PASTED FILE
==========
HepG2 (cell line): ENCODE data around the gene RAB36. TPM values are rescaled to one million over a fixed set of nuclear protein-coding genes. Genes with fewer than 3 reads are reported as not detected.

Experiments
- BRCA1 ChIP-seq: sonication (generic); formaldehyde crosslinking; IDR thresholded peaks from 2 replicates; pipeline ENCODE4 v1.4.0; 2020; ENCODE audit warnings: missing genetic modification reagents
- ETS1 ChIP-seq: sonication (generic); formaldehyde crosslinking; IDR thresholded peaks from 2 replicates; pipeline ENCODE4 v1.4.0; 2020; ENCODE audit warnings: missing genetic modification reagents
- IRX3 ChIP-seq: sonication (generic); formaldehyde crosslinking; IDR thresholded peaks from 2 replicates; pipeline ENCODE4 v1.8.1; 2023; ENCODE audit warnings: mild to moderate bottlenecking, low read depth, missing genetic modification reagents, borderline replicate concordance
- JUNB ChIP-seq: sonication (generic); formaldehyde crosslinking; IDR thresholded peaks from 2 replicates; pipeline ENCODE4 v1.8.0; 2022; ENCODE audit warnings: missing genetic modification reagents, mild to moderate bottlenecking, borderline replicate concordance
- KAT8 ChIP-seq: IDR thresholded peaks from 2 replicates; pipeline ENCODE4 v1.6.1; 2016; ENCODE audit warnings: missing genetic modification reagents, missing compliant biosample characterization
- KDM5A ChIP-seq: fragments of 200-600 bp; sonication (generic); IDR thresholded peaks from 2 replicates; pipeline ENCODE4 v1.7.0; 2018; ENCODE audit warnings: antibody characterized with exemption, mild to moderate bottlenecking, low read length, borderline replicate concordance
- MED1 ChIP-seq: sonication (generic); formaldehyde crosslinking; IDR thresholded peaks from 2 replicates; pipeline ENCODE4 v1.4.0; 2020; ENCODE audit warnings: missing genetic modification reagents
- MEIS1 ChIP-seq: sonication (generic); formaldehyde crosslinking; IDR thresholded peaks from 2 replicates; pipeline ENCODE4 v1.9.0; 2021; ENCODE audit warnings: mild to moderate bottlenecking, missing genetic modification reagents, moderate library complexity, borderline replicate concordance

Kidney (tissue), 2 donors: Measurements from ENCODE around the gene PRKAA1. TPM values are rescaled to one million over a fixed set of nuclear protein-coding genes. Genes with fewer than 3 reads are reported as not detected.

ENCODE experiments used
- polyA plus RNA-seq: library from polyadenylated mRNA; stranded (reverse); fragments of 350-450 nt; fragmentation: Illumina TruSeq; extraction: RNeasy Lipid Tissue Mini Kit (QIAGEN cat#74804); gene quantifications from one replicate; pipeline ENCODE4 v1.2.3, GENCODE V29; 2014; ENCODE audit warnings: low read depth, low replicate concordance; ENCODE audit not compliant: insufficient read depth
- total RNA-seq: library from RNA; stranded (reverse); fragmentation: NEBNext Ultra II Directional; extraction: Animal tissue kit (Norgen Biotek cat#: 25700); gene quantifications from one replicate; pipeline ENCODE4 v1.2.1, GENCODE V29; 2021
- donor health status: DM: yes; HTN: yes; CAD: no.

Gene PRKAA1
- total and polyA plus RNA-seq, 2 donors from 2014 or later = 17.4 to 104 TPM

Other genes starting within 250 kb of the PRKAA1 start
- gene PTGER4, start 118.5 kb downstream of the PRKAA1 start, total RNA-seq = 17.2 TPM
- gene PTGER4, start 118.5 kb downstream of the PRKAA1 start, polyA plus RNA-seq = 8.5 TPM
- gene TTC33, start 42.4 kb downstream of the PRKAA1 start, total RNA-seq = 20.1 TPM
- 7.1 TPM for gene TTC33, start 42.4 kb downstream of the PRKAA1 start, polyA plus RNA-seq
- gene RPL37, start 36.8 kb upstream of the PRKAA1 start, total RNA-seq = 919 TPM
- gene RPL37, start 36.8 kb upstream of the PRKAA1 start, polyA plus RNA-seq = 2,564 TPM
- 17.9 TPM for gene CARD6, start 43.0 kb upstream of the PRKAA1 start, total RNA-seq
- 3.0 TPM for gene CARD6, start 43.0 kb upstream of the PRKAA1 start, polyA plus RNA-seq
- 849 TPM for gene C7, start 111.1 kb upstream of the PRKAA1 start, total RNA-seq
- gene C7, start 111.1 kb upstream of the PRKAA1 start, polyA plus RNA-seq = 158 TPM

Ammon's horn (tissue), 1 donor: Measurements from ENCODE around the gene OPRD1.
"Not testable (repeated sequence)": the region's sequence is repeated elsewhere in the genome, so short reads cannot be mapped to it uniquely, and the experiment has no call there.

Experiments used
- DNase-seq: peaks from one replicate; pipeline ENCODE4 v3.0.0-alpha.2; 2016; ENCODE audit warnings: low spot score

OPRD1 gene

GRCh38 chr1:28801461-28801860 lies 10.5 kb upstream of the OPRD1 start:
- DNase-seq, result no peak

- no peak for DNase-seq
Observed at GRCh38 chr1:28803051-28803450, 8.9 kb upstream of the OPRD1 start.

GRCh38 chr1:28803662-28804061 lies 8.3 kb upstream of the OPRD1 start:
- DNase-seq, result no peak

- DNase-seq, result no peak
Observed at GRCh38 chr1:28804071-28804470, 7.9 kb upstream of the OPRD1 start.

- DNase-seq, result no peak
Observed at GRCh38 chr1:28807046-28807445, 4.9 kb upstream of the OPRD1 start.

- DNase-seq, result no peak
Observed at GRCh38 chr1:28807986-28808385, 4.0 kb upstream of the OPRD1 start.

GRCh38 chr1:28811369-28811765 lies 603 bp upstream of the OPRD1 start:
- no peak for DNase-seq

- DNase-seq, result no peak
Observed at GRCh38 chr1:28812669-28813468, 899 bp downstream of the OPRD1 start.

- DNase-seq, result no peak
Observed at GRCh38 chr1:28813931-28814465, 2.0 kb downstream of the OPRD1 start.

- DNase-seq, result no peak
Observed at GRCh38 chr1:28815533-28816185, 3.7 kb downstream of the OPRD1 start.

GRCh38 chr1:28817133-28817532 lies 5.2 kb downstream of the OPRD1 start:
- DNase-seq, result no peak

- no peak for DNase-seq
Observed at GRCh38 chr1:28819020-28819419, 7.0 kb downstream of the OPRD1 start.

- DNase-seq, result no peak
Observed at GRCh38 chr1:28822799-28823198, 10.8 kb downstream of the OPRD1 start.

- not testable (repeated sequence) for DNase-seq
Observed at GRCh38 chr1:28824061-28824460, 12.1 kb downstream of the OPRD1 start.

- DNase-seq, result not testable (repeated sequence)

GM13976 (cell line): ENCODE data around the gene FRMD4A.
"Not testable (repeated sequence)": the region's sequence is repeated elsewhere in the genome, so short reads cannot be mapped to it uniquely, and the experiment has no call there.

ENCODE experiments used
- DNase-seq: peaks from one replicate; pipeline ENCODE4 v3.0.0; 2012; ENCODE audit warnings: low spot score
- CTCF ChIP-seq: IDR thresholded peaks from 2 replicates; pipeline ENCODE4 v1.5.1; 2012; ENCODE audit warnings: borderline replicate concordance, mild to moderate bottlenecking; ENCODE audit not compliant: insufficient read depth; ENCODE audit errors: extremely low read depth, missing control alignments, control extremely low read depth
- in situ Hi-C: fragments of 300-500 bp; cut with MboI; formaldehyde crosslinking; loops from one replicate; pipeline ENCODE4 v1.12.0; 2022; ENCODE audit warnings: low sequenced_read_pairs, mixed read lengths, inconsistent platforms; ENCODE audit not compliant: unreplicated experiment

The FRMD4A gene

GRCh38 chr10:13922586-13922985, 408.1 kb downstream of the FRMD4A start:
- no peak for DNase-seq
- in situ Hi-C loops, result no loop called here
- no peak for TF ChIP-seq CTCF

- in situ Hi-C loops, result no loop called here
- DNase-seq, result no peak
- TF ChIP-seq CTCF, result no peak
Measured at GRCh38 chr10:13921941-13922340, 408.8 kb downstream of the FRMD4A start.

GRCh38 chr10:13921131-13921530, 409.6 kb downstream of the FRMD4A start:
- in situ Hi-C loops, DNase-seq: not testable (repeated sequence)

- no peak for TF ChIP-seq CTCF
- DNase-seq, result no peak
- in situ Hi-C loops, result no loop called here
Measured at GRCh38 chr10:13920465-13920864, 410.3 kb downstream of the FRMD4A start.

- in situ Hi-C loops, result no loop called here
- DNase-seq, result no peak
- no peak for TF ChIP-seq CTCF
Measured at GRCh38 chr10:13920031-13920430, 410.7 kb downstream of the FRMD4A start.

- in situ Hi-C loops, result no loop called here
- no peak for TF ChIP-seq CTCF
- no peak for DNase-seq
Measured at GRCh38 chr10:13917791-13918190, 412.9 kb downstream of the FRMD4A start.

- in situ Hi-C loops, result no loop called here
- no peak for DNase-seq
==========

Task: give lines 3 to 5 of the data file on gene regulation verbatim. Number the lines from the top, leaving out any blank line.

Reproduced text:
- BRCA1 ChIP-seq: sonication (generic); formaldehyde crosslinking; IDR thresholded peaks from 2 replicates; pipeline ENCODE4 v1.4.0; 2020; ENCODE audit warnings: missing genetic modification reagents
- ETS1 ChIP-seq: sonication (generic); formaldehyde crosslinking; IDR thresholded peaks from 2 replicates; pipeline ENCODE4 v1.4.0; 2020; ENCODE audit warnings: missing genetic modification reagents
- IRX3 ChIP-seq: sonication (generic); formaldehyde crosslinking; IDR thresholded peaks from 2 replicates; pipeline ENCODE4 v1.8.1; 2023; ENCODE audit warnings: mild to moderate bottlenecking, low read depth, missing genetic modification reagents, borderline replicate concordance